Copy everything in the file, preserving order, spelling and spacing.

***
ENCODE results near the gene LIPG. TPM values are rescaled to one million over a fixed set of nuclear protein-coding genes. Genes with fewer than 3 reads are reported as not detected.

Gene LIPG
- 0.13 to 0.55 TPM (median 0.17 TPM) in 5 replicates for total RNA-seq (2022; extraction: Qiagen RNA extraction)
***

ENCODE results near the gene LIPG. TPM values are rescaled to one million over a fixed set of nuclear protein-coding genes. Genes with fewer than 3 reads are reported as not detected.

Gene LIPG
- 0.13 to 0.55 TPM (median 0.17 TPM) in 5 replicates for total RNA-seq (2022; extraction: Qiagen RNA extraction)